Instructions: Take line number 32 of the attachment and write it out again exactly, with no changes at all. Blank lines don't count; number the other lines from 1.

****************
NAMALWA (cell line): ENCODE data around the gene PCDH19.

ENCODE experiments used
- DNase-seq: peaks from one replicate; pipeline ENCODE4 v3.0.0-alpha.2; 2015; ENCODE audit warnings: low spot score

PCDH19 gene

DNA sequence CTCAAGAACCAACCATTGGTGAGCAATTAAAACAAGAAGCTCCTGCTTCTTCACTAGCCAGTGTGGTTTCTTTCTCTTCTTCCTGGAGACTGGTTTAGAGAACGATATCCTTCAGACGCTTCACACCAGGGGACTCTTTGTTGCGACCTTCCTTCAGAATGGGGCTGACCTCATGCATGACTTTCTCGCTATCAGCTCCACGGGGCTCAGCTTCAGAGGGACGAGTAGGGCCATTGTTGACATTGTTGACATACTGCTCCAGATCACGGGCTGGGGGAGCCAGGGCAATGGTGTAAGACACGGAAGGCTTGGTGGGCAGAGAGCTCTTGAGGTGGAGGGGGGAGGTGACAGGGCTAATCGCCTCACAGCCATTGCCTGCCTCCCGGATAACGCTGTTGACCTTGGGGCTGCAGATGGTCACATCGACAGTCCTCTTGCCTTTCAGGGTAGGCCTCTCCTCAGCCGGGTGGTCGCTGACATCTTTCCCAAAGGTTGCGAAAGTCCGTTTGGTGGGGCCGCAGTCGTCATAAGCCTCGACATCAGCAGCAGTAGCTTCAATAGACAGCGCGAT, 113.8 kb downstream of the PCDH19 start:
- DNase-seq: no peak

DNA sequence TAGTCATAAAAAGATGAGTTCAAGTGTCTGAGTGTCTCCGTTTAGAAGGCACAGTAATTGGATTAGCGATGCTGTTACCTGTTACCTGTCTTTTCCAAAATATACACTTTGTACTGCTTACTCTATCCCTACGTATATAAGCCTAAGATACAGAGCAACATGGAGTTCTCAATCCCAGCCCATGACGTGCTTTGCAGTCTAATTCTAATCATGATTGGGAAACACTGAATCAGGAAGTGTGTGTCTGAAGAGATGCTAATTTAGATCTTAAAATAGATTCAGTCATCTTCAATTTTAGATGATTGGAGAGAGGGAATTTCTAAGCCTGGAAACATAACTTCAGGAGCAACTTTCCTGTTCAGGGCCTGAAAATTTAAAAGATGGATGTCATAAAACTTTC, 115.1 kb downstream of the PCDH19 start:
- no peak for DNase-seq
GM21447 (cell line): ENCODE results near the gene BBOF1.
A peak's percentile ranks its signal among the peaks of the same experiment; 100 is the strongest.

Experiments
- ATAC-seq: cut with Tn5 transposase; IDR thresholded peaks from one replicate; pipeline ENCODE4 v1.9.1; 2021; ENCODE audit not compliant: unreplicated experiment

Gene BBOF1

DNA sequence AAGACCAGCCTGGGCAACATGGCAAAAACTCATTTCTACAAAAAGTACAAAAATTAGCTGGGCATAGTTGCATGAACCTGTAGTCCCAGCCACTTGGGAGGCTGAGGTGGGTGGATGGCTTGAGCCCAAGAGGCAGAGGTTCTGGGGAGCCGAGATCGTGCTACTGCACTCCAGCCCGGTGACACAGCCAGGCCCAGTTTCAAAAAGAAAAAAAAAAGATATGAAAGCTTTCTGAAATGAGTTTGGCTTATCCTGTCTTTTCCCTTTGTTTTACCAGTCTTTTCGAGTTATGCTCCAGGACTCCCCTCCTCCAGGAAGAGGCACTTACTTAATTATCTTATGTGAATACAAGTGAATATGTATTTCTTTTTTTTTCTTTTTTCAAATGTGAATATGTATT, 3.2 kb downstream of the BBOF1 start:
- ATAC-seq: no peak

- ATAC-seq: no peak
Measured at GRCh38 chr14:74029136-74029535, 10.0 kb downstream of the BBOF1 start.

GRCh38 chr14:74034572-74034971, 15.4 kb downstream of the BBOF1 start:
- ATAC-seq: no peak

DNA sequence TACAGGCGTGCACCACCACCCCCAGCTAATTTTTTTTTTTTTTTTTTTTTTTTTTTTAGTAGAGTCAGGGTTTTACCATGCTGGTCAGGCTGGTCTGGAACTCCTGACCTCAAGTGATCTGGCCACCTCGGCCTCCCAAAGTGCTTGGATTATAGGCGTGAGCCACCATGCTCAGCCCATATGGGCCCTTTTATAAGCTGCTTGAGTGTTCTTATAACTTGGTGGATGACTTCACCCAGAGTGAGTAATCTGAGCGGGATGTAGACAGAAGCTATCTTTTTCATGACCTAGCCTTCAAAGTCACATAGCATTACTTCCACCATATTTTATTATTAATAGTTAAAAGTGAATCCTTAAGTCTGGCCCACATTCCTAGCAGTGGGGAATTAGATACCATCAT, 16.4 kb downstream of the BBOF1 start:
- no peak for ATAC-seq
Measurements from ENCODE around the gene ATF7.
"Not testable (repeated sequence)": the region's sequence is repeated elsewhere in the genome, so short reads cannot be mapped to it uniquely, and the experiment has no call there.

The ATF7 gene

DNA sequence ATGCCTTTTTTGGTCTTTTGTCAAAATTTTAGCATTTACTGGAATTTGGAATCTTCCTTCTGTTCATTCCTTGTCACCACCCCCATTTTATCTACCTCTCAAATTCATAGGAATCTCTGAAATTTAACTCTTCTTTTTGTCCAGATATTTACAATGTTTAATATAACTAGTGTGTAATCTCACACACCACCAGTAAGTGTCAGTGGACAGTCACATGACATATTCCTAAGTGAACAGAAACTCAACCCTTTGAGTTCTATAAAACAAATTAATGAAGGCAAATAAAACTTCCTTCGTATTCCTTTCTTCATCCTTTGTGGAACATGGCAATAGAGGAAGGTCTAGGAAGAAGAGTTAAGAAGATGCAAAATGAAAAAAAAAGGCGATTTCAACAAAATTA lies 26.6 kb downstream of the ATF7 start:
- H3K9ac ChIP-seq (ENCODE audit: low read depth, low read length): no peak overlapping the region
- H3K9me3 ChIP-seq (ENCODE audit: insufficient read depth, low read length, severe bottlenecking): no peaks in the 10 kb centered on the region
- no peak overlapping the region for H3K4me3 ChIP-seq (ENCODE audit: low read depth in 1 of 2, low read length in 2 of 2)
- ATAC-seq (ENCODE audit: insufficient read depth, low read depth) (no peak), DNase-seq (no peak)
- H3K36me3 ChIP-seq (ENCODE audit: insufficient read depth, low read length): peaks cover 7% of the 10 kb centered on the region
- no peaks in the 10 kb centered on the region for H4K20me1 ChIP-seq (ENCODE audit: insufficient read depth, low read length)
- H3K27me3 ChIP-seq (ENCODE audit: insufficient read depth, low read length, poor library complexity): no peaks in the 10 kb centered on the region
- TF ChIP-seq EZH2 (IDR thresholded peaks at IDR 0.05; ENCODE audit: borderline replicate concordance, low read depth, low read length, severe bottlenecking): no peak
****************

- H3K27me3 ChIP-seq (ENCODE audit: insufficient read depth, low read length, poor library complexity): no peaks in the 10 kb centered on the region